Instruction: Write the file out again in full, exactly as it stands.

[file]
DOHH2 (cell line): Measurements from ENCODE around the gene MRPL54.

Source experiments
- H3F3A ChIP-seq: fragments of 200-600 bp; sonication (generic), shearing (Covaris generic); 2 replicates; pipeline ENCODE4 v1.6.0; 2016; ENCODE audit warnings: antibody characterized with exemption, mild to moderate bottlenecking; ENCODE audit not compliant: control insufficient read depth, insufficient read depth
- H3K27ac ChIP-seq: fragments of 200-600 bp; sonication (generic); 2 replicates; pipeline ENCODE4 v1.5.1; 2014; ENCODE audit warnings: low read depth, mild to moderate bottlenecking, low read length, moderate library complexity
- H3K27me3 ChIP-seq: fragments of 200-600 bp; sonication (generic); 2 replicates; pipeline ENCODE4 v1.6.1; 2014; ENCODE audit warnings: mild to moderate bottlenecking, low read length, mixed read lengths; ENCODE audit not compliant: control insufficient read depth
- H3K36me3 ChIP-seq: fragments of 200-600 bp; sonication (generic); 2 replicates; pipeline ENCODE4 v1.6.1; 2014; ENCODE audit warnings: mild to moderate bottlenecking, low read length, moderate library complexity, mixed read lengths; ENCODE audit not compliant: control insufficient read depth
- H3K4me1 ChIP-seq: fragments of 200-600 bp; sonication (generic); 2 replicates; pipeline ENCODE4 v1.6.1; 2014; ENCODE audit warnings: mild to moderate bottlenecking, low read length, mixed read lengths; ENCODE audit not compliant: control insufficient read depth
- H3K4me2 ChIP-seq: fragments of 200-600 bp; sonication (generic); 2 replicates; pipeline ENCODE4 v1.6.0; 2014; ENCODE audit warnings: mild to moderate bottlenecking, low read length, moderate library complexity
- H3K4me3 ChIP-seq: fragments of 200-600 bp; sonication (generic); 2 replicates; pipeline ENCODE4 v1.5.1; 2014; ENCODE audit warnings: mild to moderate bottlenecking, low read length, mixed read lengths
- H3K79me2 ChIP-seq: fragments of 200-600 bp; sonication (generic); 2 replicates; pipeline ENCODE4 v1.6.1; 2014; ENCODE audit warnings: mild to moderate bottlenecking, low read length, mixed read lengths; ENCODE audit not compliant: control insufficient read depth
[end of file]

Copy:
DOHH2 (cell line): Measurements from ENCODE around the gene MRPL54.

Source experiments
- H3F3A ChIP-seq: fragments of 200-600 bp; sonication (generic), shearing (Covaris generic); 2 replicates; pipeline ENCODE4 v1.6.0; 2016; ENCODE audit warnings: antibody characterized with exemption, mild to moderate bottlenecking; ENCODE audit not compliant: control insufficient read depth, insufficient read depth
- H3K27ac ChIP-seq: fragments of 200-600 bp; sonication (generic); 2 replicates; pipeline ENCODE4 v1.5.1; 2014; ENCODE audit warnings: low read depth, mild to moderate bottlenecking, low read length, moderate library complexity
- H3K27me3 ChIP-seq: fragments of 200-600 bp; sonication (generic); 2 replicates; pipeline ENCODE4 v1.6.1; 2014; ENCODE audit warnings: mild to moderate bottlenecking, low read length, mixed read lengths; ENCODE audit not compliant: control insufficient read depth
- H3K36me3 ChIP-seq: fragments of 200-600 bp; sonication (generic); 2 replicates; pipeline ENCODE4 v1.6.1; 2014; ENCODE audit warnings: mild to moderate bottlenecking, low read length, moderate library complexity, mixed read lengths; ENCODE audit not compliant: control insufficient read depth
- H3K4me1 ChIP-seq: fragments of 200-600 bp; sonication (generic); 2 replicates; pipeline ENCODE4 v1.6.1; 2014; ENCODE audit warnings: mild to moderate bottlenecking, low read length, mixed read lengths; ENCODE audit not compliant: control insufficient read depth
- H3K4me2 ChIP-seq: fragments of 200-600 bp; sonication (generic); 2 replicates; pipeline ENCODE4 v1.6.0; 2014; ENCODE audit warnings: mild to moderate bottlenecking, low read length, moderate library complexity
- H3K4me3 ChIP-seq: fragments of 200-600 bp; sonication (generic); 2 replicates; pipeline ENCODE4 v1.5.1; 2014; ENCODE audit warnings: mild to moderate bottlenecking, low read length, mixed read lengths
- H3K79me2 ChIP-seq: fragments of 200-600 bp; sonication (generic); 2 replicates; pipeline ENCODE4 v1.6.1; 2014; ENCODE audit warnings: mild to moderate bottlenecking, low read length, mixed read lengths; ENCODE audit not compliant: control insufficient read depth